In December 2003, Aldrin published an opinion piece in The New York Times criticising NASA's objectives. [29] In it, he voiced concern about NASA's development of a spacecraft "limited to transporting four astronauts at a time with little or no cargo carrying capability" and declared the goal of sending astronauts back to the Moon was "more like reaching for past glory than striving for new triumphs". [29]

Support of a manned mission to Mars

In June 2013, Aldrin wrote an opinion, published in The New York Times , supporting a manned mission to Mars and which viewed the Moon "not as a destination but more a point of departure, one that places humankind on a trajectory to homestead Mars and become a two-planet species." [30] In August 2015, Aldrin, in association with the Florida Institute of Technology, presented a "master plan", for NASA consideration, for astronauts, with a "tour of duty of ten years", to colonise Mars before the year 2040. [31]

Climate change

In 2009, Aldrin commented on climate change by saying: "I think the climate has been changing for billions of years. If it's warming now, it might cool off later. I'm not in favour of just taking short-term isolated situations and depleting our resources to keep our climate just the way it is today. I'm not necessarily of the school that we're causing it all, I think the world is causing it." [32]


Books co-authored by Aldrin include Return to Earth (1973), Men From Earth (1989), Reaching for the Moon (2005), Look to the Stars (2009) and Magnificent Desolation (2009). He has additionally co-authored with John Barnes the science fiction novels Encounter with Tiber (1996) and The Return (2000). His book Mission to Mars was published in May 2013. In April 2016, he released his latest book, No Dream is Too High .

Personal life

Aldrin has been married three times. His first marriage was to Joan Archer (1930–2015), the mother of his three children (James, Janice and Andrew). His second marriage was to Beverly Zile. His third marriage was to Lois Driggs Cannon, from whom he filed for divorce on June 15, 2011, in Los Angeles, citing " irreconcilable differences ". [33] The divorce was finalised on December 28, 2012. [34] He has one grandson, Jeffrey Schuss, born to his daughter, Janice.

His battles against depression and alcoholism, upon returning home from the Apollo 11 mission, have been documented, most recently in Magnificent Desolation . [35] [36] Aldrin is an active supporter of the Republican Party, headlining fundraisers for GOP members of Congress. [37]

In 2007, Aldrin confirmed to Time magazine that he had recently had a face-lift ; [38] he joked that the G-forces he was exposed to in space "caused a sagging jowl that needed a few attention." [38]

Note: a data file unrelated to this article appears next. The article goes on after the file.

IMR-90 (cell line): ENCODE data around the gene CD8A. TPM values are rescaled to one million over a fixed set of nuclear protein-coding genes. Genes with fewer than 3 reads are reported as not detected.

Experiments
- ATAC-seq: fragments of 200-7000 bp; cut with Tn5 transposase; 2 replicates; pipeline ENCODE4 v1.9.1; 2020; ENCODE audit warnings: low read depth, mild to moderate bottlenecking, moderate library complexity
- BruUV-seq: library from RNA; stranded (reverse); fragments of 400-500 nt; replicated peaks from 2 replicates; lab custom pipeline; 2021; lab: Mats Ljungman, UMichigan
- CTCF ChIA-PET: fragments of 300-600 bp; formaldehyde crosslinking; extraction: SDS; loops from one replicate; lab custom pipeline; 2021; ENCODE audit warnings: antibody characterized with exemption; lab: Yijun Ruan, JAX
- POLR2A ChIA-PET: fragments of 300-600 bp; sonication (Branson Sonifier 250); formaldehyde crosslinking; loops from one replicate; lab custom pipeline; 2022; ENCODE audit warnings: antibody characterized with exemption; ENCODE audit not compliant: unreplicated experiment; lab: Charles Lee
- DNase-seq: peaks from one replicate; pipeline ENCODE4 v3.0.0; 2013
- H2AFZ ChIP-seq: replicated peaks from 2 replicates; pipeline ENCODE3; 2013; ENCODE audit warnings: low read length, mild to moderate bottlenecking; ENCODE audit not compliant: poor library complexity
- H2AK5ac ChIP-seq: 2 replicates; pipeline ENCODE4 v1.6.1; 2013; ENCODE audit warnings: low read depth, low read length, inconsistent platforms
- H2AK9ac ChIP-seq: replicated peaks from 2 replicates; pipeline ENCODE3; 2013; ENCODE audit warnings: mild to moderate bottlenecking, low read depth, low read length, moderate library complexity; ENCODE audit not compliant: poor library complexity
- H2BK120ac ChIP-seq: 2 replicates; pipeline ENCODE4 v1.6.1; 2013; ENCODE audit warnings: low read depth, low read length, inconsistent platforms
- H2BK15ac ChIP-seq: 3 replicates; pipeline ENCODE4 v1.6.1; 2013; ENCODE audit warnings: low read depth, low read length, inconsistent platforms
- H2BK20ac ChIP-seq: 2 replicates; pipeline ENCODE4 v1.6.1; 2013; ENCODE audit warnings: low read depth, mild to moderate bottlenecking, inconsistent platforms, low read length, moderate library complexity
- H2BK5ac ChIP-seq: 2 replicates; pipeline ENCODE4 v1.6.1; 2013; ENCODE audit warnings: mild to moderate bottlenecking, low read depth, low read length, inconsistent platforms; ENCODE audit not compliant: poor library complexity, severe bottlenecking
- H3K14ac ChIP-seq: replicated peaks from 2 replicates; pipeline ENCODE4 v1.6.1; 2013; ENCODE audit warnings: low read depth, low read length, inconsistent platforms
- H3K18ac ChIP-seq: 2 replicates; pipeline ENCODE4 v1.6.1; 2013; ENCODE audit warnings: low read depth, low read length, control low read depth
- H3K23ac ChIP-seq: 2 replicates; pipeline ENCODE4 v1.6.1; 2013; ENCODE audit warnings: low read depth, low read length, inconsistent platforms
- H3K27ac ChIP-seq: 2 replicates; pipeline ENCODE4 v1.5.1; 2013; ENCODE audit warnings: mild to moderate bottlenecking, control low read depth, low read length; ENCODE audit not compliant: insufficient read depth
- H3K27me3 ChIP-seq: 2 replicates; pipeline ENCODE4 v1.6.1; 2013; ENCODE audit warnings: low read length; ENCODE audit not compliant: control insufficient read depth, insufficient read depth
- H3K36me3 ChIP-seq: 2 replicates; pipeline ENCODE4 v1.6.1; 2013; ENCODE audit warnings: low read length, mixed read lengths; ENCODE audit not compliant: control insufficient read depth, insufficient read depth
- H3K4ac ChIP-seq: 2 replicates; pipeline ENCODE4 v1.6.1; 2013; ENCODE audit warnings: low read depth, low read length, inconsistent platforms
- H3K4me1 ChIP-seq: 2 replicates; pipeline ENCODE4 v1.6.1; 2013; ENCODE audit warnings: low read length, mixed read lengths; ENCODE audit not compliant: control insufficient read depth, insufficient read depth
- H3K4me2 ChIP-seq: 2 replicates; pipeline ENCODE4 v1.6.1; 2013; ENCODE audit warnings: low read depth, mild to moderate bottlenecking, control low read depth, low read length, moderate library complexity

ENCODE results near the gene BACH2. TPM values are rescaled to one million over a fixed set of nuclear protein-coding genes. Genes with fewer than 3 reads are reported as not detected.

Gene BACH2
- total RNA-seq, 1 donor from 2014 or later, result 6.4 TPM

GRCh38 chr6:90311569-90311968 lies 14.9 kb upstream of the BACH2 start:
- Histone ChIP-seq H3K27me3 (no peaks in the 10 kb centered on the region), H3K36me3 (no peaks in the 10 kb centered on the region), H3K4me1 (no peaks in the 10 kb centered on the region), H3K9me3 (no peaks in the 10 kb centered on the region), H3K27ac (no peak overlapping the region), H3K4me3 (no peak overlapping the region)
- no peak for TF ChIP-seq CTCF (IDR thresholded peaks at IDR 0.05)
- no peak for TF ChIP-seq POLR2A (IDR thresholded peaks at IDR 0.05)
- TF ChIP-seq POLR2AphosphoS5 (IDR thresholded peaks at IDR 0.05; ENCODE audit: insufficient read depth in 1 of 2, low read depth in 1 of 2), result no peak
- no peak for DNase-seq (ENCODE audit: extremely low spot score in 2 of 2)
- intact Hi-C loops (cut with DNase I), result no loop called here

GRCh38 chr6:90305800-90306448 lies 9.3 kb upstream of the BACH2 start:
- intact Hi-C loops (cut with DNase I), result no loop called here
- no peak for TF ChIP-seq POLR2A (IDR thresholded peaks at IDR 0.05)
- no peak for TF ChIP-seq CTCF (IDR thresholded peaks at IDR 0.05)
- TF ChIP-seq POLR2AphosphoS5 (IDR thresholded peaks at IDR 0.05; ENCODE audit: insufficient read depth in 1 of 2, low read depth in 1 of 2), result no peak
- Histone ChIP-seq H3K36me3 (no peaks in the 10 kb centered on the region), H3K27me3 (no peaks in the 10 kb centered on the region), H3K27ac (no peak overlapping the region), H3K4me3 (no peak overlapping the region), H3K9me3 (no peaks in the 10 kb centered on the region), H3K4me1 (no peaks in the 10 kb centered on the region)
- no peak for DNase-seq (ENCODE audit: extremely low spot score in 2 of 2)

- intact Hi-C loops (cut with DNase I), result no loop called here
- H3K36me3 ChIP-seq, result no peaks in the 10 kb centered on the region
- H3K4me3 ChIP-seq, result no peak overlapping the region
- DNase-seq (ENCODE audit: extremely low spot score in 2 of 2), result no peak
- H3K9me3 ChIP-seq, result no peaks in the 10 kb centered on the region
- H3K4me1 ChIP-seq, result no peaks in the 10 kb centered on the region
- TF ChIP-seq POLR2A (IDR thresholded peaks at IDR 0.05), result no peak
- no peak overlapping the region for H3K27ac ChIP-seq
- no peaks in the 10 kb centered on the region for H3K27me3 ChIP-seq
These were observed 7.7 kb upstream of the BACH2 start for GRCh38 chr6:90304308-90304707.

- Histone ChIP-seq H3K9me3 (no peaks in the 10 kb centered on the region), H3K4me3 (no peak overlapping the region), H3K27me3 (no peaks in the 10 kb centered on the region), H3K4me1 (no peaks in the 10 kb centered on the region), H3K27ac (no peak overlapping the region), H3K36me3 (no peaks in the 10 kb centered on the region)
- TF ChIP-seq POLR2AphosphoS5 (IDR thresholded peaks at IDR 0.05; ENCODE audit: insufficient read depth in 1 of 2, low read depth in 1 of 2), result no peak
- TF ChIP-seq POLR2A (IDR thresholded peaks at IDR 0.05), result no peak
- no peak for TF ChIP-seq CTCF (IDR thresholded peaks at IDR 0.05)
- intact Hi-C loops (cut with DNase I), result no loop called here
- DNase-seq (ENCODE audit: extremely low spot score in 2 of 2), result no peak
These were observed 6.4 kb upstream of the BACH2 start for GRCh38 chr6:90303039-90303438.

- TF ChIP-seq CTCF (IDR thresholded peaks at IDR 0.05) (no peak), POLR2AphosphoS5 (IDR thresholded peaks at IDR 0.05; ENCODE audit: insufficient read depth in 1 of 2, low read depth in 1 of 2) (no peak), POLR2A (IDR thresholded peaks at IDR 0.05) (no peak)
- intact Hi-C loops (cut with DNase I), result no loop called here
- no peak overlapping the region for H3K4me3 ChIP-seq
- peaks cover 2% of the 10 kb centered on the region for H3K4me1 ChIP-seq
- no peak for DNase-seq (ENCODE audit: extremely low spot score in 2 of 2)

Aldrin commented on the death of his Apollo 11 colleague, Neil Armstrong, saying that he was "deeply saddened by the passing. I know I'm joined by millions of others in mourning the passing of a true American hero and the best pilot I ever knew. I had truly hoped that on July 20th, 2019, Neil, Mike and I would be standing together to commemorate the fiftieth Anniversary of our Moon landing...Regrettably, this isn't to be." [39] [40]


Awards and honors

Air Force Master Astronaut badge
Air Force Distinguished Service Medal
with cluster
Legion of Merit Distinguished Flying Cross
with cluster
Air Medal
with two clusters
Air Force Commendation Medal Outstanding Unit Award
Presidential Medal of Freedom
with Distinction
NASA Distinguished Service Medal NASA Exceptional Service Medal
National Defense Service Medal
with one star
Korean Service Medal
with two stars
Air Force Longevity Service Award
with four clusters
Presidential Unit Citation
United Nations Korea Medal Korean War Service Medal

Detached adapter panel sighting

In 2005, while being interviewed for a documentary titled First on the Moon: The Untold Story , Aldrin told an interviewer that they saw an unidentified flying object. Aldrin told David Morrison, a NASA Astrobiology Institute senior scientist, that the documentary cut the crew's conclusion that they were probably seeing one of four detached spacecraft adapter panels. Their S-IVB upper stage was 6,000 miles (9,700 km) away, but the four panels were jettisoned before the S-IVB made its separation manoeuvre so they would closely follow the Apollo 11 spacecraft until its first midcourse correction. [5] When Aldrin appeared on The Howard Stern Show on August 15, 2007, Stern asked him about the supposed UFO sighting. Aldrin confirmed that there was no such sighting of anything deemed extraterrestrial, and said they were and are "99.9 percent" sure that the object was the detached panel. [5] [6]

Interviewed by the Science Channel, Aldrin mentioned seeing unidentified objects, and according to Aldrin his words were taken out of context; he asked the Science Channel to clarify to viewers he didn't see alien spacecraft, but they refused. [54]

Film and television


Film and television roles
Year Title Role Notes
1976 The Boy in the Plastic Bubble Himself TV movie
1989 After Dark Himself Extended appearance on British discussion program, with amongst others Heinz Wolff, Jocelyn Bell Burnell and Whitley Strieber
1994 The Simpsons Himself (voice) Episode: " Deep Space Homer "
1997 Space Ghost Coast to Coast Himself 2 episodes
1999 Disney's Recess Himself (voice) Episode: " Space Cadet "
2003 Da Ali G Show Himself 2 episodes
2006 Numb3rs Himself Episode: " Killer Chat "
2007 In the Shadow of the Moon Himself Documentary
2008 Fly Me to the Moon Himself Â
2010 30 Rock Himself Episode: " The Moms "
2010 Dancing with the Stars Himself/contestant 2nd eliminated in season 10
2011 Transformers: Dark of the Moon Himself Â
2011 Futurama Himself (voice) Episode: " Cold Warriors "
2012 Space Brothers Himself Â
2012 The Big Bang Theory Himself Episode: "The Holographic Excitation"
2012 Mass Effect 3 The Stargazer (voice) Video Game
2015 Jorden runt på 6 steg Himself Successfully tested six degrees of separation

Portrayed by others

Aldrin has been portrayed by:

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Year 731 ( DCCXXXI ) was a common year starting on Monday (link will display the full calendar) of the Julian calendar. The denomination 731 for this year has been used since the early medieval period, when the Anno Domini calendar era became the prevalent method in Europe for naming years.